Paul the Apostle and the other New Testament authors frequently look to the wilderness wanderings of Israel after their liberation from Egyptian slavery as a cautionary example for the new covenant people of God. For example, Paul notes in 1 Corinthians 10:1–5 that most of those who left Egypt never entered the Promised Land because the Lord was not pleased with them. Verses 6–11 explain that the history of these people is a lesson for us, demonstrating that we should not impenitently engage in idolatry, sexual immorality, or testing God lest we meet the same fate that they did.
The Apostle was not the first to use the wilderness generation as a negative example. Hundreds of years before Paul wrote, the psalmist Asaph also turned to the wilderness generation and what readers should learn from it. We have seen that the purpose of Psalm 78 is to emphasize the fact that God’s people must continually tell of His deeds to the coming generations so that they will preserve the faith once delivered and not fall away. This involves the negative examples of what happens when we do not follow the command to hand down the Lord’s teaching and when we fail to be faithful to His other statutes.
That first generation of Israelites is one of the best examples in Scripture of what not to do because those Israelites illustrate two of the chief sins condemned in the Word of God. First, the wilderness generation exemplifies ingratitude, which along with idolatry is one of the primal sins of humanity (Rom. 1:21). From the start, Asaph tells us, the liberated Israelites were never thankful for the Lord’s provision. It was almost immediately after their dramatic rescue at the Red Sea that the people started complaining and demanding food and water (Ps. 78:9–20). One would think that the miraculous provision of these resources would have been met with thankfulness, but that is not what happened. Manna was not enough; the people also demanded meat. And when God judged them for their sinful grumbling, the people complained all the more (vv. 21–32; see Ex. 16:1–17:7; Num. 11).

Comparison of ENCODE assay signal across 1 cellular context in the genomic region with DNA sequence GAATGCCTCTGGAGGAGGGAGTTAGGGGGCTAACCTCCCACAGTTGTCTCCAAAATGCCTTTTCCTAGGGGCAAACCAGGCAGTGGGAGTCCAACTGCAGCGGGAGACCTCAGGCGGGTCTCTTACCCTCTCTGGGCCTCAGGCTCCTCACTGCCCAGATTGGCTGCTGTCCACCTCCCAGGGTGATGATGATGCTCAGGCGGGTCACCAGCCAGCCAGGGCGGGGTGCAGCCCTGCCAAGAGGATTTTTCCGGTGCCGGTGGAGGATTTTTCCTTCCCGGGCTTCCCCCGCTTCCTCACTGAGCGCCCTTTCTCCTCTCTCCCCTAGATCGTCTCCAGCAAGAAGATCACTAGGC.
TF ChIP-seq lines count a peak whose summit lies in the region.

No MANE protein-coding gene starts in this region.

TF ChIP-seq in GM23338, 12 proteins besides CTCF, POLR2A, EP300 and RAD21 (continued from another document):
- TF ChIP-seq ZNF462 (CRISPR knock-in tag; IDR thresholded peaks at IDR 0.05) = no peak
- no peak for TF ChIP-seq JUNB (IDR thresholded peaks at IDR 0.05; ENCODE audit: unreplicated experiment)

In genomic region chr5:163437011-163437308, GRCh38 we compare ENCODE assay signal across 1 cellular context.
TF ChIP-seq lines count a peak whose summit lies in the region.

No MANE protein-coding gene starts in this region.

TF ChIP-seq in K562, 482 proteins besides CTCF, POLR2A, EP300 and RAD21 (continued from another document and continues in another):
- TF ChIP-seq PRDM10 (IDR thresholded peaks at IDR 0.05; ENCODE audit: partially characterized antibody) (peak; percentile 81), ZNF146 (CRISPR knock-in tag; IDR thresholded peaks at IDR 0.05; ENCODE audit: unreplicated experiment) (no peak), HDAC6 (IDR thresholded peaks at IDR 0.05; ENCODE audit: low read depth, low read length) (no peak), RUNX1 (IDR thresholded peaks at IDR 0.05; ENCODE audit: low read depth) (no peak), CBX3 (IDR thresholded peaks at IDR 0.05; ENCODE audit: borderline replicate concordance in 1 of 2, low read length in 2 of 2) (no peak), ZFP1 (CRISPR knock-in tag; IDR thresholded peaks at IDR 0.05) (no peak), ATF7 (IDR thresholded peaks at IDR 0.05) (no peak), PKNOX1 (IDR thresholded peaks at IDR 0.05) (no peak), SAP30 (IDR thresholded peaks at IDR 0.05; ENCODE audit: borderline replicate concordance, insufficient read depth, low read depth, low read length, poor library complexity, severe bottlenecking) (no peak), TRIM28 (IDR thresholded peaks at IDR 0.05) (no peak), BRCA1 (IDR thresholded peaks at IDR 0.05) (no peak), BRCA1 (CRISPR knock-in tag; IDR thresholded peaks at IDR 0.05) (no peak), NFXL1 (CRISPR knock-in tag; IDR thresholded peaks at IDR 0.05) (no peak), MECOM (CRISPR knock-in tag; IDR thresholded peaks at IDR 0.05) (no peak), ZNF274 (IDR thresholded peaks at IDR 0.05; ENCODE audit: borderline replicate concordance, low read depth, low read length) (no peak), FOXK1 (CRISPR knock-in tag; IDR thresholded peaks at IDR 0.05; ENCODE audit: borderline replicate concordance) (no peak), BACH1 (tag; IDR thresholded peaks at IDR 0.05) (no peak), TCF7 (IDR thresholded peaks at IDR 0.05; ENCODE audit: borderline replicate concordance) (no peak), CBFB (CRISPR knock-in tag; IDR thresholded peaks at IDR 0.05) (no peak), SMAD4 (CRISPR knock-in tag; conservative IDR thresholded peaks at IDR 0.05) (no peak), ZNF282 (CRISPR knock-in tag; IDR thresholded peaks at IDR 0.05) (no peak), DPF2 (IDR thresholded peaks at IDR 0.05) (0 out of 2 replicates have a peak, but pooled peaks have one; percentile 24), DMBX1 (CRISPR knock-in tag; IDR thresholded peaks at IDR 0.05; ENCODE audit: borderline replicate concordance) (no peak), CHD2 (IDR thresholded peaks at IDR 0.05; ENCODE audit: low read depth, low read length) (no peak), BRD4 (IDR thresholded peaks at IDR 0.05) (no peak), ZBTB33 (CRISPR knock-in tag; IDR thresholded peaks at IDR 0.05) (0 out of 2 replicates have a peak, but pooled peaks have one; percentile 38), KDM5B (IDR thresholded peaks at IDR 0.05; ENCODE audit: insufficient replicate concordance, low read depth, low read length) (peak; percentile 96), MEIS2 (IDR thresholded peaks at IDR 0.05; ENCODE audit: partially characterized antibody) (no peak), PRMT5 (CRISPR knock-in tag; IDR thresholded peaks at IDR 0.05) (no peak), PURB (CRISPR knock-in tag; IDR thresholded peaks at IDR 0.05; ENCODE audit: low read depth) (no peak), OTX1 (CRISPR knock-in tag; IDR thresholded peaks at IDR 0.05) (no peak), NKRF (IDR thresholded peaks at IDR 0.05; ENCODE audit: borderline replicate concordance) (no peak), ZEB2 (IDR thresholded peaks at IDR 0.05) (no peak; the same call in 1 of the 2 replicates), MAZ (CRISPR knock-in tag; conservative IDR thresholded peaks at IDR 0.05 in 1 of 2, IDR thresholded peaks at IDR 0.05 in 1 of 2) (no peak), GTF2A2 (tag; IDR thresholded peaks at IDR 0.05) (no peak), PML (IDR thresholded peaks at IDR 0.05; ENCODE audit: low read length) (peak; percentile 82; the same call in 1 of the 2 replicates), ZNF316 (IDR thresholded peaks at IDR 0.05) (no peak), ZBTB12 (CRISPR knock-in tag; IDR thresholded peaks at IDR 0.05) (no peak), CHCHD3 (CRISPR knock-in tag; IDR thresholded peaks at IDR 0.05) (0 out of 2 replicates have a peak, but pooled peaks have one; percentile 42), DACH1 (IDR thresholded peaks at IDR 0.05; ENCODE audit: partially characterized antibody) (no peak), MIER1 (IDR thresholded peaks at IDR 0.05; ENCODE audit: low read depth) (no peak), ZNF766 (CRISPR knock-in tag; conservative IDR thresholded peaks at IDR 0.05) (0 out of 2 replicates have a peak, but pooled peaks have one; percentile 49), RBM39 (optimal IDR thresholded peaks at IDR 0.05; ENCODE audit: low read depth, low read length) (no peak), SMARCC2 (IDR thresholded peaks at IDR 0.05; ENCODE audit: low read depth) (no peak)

Asaph also reminds us that the Lord was longsuffering toward their ingratitude, not destroying them utterly but forgiving them time and again (Ps. 78:33–39; see Ex. 33; Num. 14:1–38). But as Asaph notes in Psalm 78:36, the repentance that prompted God to relent from disaster was fake, a mere show that was not rooted in their hearts. Thus, most of them did not make it to Canaan (Num. 14:35; Deut. 1:34–38).